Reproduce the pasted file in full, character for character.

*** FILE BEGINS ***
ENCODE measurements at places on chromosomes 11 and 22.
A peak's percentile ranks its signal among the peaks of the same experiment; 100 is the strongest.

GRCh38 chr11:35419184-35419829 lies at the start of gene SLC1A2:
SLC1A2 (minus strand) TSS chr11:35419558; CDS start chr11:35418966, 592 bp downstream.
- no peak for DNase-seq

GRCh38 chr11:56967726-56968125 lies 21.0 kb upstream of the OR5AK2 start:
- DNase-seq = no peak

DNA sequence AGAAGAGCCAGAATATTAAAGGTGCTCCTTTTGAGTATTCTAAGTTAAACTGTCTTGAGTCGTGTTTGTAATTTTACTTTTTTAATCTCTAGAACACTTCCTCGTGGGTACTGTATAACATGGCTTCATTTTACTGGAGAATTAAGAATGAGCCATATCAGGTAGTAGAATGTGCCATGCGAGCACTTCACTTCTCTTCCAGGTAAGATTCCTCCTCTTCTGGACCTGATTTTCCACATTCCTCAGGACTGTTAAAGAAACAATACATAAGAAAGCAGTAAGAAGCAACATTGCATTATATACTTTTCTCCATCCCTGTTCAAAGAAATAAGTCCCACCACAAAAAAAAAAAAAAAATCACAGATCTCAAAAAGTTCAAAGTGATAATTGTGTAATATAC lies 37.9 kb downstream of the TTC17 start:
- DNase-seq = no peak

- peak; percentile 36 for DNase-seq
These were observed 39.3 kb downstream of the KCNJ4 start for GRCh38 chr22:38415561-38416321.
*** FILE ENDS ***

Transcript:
ENCODE measurements at places on chromosomes 11 and 22.
A peak's percentile ranks its signal among the peaks of the same experiment; 100 is the strongest.

GRCh38 chr11:35419184-35419829 lies at the start of gene SLC1A2:
SLC1A2 (minus strand) TSS chr11:35419558; CDS start chr11:35418966, 592 bp downstream.
- no peak for DNase-seq

GRCh38 chr11:56967726-56968125 lies 21.0 kb upstream of the OR5AK2 start:
- DNase-seq = no peak

DNA sequence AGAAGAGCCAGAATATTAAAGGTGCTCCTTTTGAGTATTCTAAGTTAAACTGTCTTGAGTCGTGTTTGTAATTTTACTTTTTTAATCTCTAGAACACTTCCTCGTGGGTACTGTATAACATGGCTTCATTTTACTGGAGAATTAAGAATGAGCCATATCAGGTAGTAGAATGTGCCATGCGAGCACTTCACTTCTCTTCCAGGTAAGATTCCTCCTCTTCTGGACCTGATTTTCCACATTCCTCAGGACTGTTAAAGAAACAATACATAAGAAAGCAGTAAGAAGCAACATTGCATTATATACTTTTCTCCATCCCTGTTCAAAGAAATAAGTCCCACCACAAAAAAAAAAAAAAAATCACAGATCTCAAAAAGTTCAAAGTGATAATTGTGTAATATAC lies 37.9 kb downstream of the TTC17 start:
- DNase-seq = no peak

- peak; percentile 36 for DNase-seq
These were observed 39.3 kb downstream of the KCNJ4 start for GRCh38 chr22:38415561-38416321.